4. A device as set forth in claim 1, wherein said first information signal is the magnitude of said gradual tempo variation per unit time of said rhythm patterns.
5. A device as set forth in claim 4, wherein said unit time is a submultiple of a quarter note duration.
6. A device as set forth in claim 1, wherein said first information signal is a rate of the magnitude of said gradual tempo variation per unit time with respect to said predetermined tempo.
7. A device as set forth in claim 6, wherein said unit time is a submultiple of a quarter note duration.
8. A device as set forth in claim 1, wherein said first information signal is a final tempo upon completion of said gradual tempo variation.
9. A device as set forth in claim 1, wherein said first information signal is a rate of a final tempo upon completion of said gradual tempo variation with respect to said predetermined tempo.
10. A device as set forth in claim 1, wherein said second information signal is the number of beats spent for said gradual tempo variation.
11. A device as set forth in claim 1, wherein said control means includes means for selectively setting said first information signal in a direction of gradually accelerating said tempo and another direction of gradually decelerating said tempo.
12. A device as set forth in claim 11, wherein said control means includes means for recovering said predetermined tempo, when said tempo is changed in a first direction and, thereafter, in a second direction opposite to said first direction, regardless of said first information signal preset for said second direction.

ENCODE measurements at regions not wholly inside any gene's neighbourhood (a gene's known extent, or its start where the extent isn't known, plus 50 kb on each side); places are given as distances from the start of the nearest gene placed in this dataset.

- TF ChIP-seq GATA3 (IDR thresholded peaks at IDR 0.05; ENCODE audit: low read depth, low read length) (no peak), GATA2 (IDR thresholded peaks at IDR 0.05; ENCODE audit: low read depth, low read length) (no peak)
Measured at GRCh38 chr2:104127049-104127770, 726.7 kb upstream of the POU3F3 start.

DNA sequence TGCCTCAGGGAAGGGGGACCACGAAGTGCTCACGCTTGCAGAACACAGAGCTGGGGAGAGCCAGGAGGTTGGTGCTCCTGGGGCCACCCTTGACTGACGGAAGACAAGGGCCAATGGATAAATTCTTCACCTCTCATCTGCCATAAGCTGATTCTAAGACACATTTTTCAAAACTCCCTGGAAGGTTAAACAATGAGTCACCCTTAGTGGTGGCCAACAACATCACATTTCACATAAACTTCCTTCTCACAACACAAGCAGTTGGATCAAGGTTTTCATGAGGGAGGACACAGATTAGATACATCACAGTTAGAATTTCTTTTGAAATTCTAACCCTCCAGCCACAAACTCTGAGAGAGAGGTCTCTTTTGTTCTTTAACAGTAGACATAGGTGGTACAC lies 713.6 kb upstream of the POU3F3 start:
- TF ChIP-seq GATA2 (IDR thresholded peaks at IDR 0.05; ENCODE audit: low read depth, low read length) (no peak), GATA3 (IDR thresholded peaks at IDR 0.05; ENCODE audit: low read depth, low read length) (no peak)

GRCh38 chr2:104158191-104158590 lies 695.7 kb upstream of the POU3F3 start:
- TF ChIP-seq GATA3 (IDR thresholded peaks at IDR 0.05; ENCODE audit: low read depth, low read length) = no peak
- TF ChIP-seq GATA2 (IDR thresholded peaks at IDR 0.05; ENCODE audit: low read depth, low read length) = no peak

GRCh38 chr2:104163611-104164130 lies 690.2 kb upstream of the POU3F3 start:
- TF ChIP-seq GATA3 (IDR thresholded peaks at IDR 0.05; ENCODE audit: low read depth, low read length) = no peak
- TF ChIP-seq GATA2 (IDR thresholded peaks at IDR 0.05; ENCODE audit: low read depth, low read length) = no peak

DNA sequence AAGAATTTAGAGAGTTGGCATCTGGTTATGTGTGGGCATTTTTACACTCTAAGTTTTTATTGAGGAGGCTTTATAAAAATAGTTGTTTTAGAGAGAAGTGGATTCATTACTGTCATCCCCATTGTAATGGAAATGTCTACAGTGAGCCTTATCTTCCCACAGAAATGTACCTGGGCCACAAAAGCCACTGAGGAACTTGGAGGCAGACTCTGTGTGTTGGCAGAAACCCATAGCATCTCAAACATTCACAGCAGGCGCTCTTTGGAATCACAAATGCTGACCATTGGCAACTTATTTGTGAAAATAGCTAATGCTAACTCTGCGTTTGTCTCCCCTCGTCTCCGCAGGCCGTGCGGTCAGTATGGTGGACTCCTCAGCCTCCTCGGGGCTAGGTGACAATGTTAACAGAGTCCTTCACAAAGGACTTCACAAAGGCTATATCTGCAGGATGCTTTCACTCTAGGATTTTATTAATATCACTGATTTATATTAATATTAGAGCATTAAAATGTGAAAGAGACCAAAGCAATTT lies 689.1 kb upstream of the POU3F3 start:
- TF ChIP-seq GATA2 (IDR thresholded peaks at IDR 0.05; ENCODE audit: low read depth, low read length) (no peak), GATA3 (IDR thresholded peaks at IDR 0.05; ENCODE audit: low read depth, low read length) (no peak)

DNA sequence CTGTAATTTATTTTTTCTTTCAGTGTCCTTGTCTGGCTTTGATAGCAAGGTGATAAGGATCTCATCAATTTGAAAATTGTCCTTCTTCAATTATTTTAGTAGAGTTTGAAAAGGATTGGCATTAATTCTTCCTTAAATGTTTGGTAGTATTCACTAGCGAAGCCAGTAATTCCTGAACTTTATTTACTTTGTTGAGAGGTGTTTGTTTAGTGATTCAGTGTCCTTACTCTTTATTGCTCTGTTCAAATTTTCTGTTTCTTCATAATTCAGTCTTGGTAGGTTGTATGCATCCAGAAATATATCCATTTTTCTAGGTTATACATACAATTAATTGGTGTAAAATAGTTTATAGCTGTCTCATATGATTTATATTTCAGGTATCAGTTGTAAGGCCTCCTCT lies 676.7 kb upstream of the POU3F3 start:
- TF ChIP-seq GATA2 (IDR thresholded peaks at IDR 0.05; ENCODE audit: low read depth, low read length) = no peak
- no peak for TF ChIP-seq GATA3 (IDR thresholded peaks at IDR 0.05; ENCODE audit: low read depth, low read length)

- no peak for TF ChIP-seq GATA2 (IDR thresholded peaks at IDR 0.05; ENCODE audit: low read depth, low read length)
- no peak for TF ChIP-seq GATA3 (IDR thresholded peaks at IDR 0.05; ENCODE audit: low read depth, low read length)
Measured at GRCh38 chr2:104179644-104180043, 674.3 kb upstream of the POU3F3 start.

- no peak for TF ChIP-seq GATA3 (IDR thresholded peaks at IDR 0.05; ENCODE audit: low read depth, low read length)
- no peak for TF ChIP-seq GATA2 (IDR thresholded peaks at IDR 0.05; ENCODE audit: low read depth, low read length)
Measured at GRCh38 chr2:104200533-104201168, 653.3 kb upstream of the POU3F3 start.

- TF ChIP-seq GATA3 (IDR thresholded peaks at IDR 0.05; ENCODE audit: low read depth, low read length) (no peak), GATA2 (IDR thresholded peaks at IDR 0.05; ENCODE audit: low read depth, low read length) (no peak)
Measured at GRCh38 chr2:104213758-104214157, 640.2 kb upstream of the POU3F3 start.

13. A device as set forth in claim 1, wherein said device further comprises means for inserting in said normal rhythm pattern a different temporary rhythm pattern in the middle of performance of said normal rhythm pattern, and said control means includes means for gradually changing the tempo of said temporary rhythm pattern based upon said first and second information signal.
14. A device as set forth in claim 13, wherein said control means includes means for retaining the final tempo after completion of said tempo variation until the end of said temporary rhythm pattern, and means for restoring said final tempo to said predetermined tempo upon completion of said temporary rhythm pattern.
15. A device as set forth in claim 13, wherein said control means includes means for retaining said final gradual tempo upon completion of said tempo variation still after the end of said temporary rhythm pattern.
US07710003 1990-11-21 1991-06-04 Automatic accompaniment musical apparatus having programmable gradual tempo variation device Expired - Lifetime US5221801A (en)

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US5300728A (en) * 1991-09-04 1994-04-05 Kabushiki Kaisha Kawai Gakki Seisakusho Method and apparatus for adjusting the tempo of auto-accompaniment tones at the end/beginning of a bar for an electronic musical instrument
US5406020A (en) * 1992-03-31 1995-04-11 Yamaha Corporation Automatic accompaniment device with variable music introduction pattern performance length